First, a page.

Narayana Murthy and six software professionals founded Infosys in 1981 with
an initial capital fund of Rs 10,000, which was provided by his wife. 

Today Sudha Murthy – an acknowledged Engineering academician in her own right
and a celebrated author – heads the Infosys Trust that works for the

According to wife Sudha, Murthy was always broke, he always owed her money.

“For three years, I maintained a book of Murthy’s debts to me. No, he
never returned the money and I finally tore it up after our wedding. The amount
was a little over Rs 4,000,” she said in her book.

5. Belief In Higher Education

Drawing on the remarkable Infosys story and the his experiences in a
post-reform India, Narayana Murthy has penned an inspiring book called: Better
India: A Better World. In it Murthy lays down the ground rules that must be
followed if future generations are to inherit a truly progressive nation.

Murthy has said that learning and expanding our minds also helps us with our
softer skills. “Higher education teaches you to be pluralistic and to be
tolerant of other views. Higher education is all about opinions – your opinion
vs my opinion. I would as much respect your opinion as my own, but I may not
follow yours.”

Murthy has reposed his faith in teachers to mould the new generation and
said the future of India depended on the teaching community more than any other
category of professionals.

6. Encourage Merit, Reject Nepotism

Murthy told his wife that only one of them could be with the company.
Murthy, along with other founders, said that none of their children would work
for Infosys. This left no room for nepotism at Infosys. 

The Murthys have two children – son Rohan Murthy and daughter Akshata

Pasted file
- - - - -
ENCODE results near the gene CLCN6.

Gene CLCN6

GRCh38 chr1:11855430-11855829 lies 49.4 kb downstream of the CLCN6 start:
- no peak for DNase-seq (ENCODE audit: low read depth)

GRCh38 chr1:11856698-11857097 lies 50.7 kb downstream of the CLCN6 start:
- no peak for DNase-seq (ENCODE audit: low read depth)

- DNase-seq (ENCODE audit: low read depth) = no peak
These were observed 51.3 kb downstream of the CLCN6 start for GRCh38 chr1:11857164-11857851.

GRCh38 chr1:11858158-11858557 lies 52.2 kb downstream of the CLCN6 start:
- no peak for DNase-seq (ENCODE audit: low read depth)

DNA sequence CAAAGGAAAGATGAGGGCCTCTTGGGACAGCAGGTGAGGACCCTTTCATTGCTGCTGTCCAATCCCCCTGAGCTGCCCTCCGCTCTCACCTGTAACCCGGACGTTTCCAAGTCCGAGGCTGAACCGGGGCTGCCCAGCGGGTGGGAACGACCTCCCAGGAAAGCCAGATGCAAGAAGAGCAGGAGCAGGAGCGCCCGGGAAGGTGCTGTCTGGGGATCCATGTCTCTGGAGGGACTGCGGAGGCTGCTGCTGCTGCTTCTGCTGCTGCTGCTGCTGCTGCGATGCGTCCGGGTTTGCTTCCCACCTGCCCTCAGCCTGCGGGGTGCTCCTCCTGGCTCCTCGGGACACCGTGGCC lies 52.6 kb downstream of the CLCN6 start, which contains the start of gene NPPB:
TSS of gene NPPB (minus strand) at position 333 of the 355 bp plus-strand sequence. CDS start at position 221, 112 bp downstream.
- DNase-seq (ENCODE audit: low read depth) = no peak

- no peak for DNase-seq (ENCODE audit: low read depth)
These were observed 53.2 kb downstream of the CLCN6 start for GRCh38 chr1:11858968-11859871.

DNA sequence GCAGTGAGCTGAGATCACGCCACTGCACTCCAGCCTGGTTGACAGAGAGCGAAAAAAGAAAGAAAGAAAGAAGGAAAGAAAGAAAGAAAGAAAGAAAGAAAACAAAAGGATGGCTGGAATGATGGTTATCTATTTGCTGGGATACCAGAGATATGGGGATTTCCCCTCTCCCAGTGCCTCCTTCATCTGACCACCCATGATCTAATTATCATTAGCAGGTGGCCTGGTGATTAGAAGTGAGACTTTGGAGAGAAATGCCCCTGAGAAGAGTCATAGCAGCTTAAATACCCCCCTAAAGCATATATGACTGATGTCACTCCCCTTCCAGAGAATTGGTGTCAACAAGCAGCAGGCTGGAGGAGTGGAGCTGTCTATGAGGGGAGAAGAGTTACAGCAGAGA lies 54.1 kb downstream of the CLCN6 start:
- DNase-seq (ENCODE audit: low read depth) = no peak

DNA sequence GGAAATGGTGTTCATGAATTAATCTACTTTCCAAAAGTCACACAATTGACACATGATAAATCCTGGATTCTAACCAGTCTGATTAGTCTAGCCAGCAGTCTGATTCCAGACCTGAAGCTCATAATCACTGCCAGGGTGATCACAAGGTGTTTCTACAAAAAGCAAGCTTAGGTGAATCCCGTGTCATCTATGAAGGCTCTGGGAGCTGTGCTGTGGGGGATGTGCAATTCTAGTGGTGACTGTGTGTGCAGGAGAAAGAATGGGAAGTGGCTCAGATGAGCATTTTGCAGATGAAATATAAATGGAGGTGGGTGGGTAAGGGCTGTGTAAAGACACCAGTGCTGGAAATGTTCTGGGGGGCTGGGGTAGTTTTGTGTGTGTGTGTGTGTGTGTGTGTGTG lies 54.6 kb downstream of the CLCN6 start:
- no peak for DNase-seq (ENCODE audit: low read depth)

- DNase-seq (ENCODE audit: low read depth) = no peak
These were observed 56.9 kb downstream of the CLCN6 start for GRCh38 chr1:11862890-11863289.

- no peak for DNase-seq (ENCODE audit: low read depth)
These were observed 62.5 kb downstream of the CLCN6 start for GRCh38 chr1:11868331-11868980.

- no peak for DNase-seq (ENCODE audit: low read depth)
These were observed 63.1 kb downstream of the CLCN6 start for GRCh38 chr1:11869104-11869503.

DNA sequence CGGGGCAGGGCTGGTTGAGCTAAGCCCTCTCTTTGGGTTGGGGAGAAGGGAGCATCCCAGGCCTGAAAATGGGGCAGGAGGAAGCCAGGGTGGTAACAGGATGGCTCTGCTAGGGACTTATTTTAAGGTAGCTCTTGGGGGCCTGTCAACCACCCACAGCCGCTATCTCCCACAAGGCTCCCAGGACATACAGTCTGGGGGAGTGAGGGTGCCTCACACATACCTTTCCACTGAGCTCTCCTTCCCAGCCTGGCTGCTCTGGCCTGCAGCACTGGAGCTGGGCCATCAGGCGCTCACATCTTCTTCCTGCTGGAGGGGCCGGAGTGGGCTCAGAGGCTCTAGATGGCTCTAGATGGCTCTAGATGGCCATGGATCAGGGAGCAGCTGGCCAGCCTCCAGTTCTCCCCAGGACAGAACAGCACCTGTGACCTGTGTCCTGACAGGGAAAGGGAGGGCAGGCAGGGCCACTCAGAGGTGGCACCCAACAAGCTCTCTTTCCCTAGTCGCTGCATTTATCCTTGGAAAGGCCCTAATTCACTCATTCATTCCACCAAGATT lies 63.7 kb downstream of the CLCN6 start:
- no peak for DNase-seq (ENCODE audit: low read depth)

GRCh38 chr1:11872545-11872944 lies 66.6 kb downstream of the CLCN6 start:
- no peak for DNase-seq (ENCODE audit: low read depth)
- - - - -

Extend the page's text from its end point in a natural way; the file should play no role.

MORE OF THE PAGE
Murthy. Their son-in-law Rishi Sunak is the British MP and Chancellor of
the Exchequer, the equivalent of a Finance Minister in India.

Murthy believes in the power of hiring not just the right people, but more
so those who are smarter than oneself. That is where lies the chance to keep
learning and innovating.

The India Inc boss says a good team is one that has “mutually exclusive and
collectively exhaustive set of skills and expertise.” And such a team is vital
for any business to grow.

7. Never Give Up

A business leader will often face tough decisions, and may even find
him/herself standing at a point where it feels like they can’t make it through.
But it’s important to keep going.

Murthy learnt this from his own experience when in 1990 Infosys almost wound
up, but he refused to give up. Adamant about not selling the company, he rather
asked his co-founders if they wanted out and offered to buy their shares. But
in the end, all of them stuck together, and the result of that stands in the
form of the $40.6 billion company.

In 1994, when General Electric wanted to re-negotiate rates, Murthy said no